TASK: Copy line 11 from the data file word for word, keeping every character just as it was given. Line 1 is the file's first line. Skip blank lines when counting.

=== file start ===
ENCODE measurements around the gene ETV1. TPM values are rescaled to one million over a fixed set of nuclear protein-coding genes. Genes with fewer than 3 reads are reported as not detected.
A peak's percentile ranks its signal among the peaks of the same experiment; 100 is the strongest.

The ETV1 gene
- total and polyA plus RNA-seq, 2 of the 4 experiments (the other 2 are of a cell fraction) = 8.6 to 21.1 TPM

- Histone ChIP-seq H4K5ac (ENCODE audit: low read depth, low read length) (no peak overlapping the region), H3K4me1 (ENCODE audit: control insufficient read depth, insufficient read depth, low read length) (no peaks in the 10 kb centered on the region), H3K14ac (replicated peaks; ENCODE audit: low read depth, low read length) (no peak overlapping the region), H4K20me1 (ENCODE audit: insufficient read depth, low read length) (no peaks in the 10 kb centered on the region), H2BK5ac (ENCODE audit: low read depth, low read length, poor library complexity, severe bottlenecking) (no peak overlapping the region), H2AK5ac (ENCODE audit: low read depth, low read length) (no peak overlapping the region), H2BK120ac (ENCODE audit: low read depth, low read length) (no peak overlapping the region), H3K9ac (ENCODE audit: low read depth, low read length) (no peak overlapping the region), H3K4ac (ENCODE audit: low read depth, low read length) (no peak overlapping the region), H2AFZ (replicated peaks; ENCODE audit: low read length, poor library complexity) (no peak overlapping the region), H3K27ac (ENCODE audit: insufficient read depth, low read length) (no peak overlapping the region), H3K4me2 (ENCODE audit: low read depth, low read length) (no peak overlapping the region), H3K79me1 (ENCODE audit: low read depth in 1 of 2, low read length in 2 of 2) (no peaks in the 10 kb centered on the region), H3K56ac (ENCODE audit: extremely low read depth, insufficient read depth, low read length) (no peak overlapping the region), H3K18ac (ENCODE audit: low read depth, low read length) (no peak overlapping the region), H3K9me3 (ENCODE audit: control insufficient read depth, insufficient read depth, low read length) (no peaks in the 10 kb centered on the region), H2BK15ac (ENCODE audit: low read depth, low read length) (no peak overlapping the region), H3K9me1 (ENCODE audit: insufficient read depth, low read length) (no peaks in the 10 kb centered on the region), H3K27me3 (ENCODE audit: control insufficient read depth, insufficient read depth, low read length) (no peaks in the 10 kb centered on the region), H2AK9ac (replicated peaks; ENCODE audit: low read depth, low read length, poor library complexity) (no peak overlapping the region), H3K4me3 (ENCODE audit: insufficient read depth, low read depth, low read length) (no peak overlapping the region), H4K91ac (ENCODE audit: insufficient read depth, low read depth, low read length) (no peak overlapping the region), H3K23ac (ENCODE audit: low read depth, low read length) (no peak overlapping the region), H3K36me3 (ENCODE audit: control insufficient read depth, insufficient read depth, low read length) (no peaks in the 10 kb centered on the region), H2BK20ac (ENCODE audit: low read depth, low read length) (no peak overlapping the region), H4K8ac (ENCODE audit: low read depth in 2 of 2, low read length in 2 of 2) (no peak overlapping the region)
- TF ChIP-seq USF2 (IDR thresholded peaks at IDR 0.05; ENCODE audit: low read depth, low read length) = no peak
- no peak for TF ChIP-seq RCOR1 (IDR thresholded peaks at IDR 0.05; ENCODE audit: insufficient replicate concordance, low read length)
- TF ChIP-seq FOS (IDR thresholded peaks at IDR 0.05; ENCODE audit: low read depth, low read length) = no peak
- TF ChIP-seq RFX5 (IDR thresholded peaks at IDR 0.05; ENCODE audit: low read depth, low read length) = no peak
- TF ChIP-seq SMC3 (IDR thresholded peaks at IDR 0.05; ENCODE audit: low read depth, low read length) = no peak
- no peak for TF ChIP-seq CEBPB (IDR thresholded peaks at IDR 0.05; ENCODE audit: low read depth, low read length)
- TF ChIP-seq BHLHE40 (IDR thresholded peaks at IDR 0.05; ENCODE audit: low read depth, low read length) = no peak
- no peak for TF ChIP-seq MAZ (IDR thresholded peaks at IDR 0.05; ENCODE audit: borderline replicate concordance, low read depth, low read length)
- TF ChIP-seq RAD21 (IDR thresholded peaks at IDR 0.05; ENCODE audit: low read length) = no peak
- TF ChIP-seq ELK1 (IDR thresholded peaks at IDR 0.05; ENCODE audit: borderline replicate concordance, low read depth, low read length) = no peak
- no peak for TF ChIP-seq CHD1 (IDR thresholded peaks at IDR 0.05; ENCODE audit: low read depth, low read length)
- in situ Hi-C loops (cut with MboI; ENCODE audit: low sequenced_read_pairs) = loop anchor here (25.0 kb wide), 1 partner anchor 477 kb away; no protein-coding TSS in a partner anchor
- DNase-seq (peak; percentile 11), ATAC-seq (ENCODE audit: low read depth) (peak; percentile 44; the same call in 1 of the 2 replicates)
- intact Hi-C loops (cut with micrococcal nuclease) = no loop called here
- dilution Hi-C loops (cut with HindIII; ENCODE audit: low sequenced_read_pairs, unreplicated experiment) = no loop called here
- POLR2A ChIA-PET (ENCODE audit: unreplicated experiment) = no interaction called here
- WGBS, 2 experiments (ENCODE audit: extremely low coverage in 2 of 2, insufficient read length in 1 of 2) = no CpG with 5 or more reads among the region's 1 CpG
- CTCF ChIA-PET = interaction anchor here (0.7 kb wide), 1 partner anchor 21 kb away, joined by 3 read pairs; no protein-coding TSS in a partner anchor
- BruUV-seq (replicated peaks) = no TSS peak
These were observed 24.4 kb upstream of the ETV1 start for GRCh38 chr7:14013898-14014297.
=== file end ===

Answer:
- no peak for TF ChIP-seq CEBPB (IDR thresholded peaks at IDR 0.05; ENCODE audit: low read depth, low read length)